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Food Fight!

December 31, 2010

Not sure whether Bluto would be for or against S510, but he would probably throw the first plate of heirloom mashed potatoes

A funny thing happened right before Christmas. The Senate finally passed S510, the so-called Food Safety and Modernization Act. This law gives the FDA pretty broad powers to regulate food safety from farm to plate. Its naysayers believe that it opens the door to government control of all food production, including regulating the backyard gardener and seed saver. Its proponents argue that it is critical to avoiding food safety debacles like the recall of 500 million eggs potentially tainted with salmonella.

As with any piece of legislation this mammoth in scope, the devil is in the details. And the details? Well, they don’t yet exist. FDA has to go through the ‘rulemaking’ process, and Congress has to fund it, to the tune of around 1.4 billion dollars.

$1.4 *BILLION* dollars for food safety? Maybe Dr. Evil has that kind of cash laying around.

The rulemaking process will take months and months and months, and the public will have the opportunity to comment at various stages. We’ll try to keep you updated as the process unfolds. Your input and feedback really can have an impact on how the rules get written.

Here are two good sources of ongoing information on this issue. The first is the Farm and Ranch Freedom Alliance (FARFA). These are the folks that helped lead the mostly successful fight against NAIS. The second is They did a whole series on food safety last fall, and Tom Philpott has promised to do an update on S510 soon.

So how do I feel about this? I was opposed to S510, even after the Tester-Hagan amendment was tacked on to exempt small farmers from the regulations. I don’t think the exemption will do any good, and FDA has zero history of working with small farmers in a positive fashion. ZERO. I plan to very closely monitor the rulemaking process and to file comments on any proposed rules. In addition, if they do regional hearings similar to the ones USDA conducted for NAIS comment, I plan to travel to the closest one and lend my voice to the discussion. My best hoped-for outcome right now is that Congress won’t be able to find the funding to enact all of it.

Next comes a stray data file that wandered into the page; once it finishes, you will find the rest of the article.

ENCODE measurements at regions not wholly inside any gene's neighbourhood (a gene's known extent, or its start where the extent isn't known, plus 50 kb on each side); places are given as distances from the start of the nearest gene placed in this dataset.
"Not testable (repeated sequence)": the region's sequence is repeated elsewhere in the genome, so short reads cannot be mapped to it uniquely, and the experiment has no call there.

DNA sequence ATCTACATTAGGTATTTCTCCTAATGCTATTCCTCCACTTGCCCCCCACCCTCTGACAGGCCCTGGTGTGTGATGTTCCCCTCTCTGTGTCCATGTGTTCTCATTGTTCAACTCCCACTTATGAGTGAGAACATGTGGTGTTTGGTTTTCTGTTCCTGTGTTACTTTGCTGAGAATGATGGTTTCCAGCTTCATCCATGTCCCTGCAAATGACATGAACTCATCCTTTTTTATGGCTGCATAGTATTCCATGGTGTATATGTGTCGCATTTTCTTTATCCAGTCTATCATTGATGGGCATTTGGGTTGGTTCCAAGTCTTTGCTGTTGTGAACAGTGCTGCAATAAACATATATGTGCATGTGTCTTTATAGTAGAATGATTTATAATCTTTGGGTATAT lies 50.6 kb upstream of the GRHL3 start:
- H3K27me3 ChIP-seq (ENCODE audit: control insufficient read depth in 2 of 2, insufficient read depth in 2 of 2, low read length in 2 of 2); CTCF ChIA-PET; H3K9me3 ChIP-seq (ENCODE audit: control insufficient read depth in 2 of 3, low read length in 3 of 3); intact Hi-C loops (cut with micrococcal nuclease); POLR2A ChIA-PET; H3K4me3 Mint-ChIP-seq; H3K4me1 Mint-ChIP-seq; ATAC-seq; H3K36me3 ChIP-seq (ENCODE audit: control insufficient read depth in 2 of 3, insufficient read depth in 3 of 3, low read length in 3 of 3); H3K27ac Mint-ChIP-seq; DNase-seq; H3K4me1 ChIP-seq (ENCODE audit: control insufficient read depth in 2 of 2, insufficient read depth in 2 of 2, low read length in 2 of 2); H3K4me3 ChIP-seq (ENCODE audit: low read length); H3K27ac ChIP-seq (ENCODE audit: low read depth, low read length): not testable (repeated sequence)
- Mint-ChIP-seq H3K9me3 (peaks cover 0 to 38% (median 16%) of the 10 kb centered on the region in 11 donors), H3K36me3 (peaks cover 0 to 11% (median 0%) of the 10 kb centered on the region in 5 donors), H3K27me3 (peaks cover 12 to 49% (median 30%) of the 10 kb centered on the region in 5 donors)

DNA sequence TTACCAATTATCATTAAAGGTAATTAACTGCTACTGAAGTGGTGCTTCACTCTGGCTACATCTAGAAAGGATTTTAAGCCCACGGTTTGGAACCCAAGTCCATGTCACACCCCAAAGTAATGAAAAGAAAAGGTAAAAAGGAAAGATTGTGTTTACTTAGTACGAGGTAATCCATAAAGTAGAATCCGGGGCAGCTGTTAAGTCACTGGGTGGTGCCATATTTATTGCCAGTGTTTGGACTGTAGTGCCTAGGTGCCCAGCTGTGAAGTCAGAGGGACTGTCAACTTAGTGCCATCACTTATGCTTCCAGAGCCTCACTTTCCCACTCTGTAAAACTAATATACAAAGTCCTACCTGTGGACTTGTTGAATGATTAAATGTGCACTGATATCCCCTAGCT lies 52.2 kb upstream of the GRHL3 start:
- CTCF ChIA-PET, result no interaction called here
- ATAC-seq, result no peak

One thing is for sure, 2011 promises to be another exciting year on the front lines of the local and sustainable food front.

2 Comments leave one →
  1. hightides permalink
    January 2, 2011 12:29 pm

    Our lawmakers(sic) have a track record of zero when it comes to understanding what it takes to be a farmer. They will undoubtedly raise the debt limit (so we can borrow more money from China) and fully fund this new department of redundancy department. Tucked into this bill is more pork than an Iowa pig farm, more manure than an Arkansas chicken ranch, and enough double-speak for any politician. Did you know you’ll have to give WalMart a 1099? Or they will have to give you one– no one’s sure. The IRS has managed to invade this bill along with everyone else. Anyone that can’t afford a full-time bookkeeper and recordkeeper will soon be out of business. Our solution will be to go straight barter.

    So, Nanc & Sue- How many heads of lettuce equals a pound of lamb?

    • January 2, 2011 7:10 pm

      Dev, I think I read that they fixed that 1099 issue during the lame duck session (thank goodness). Hey, I’m all for barter! Love your stuff!

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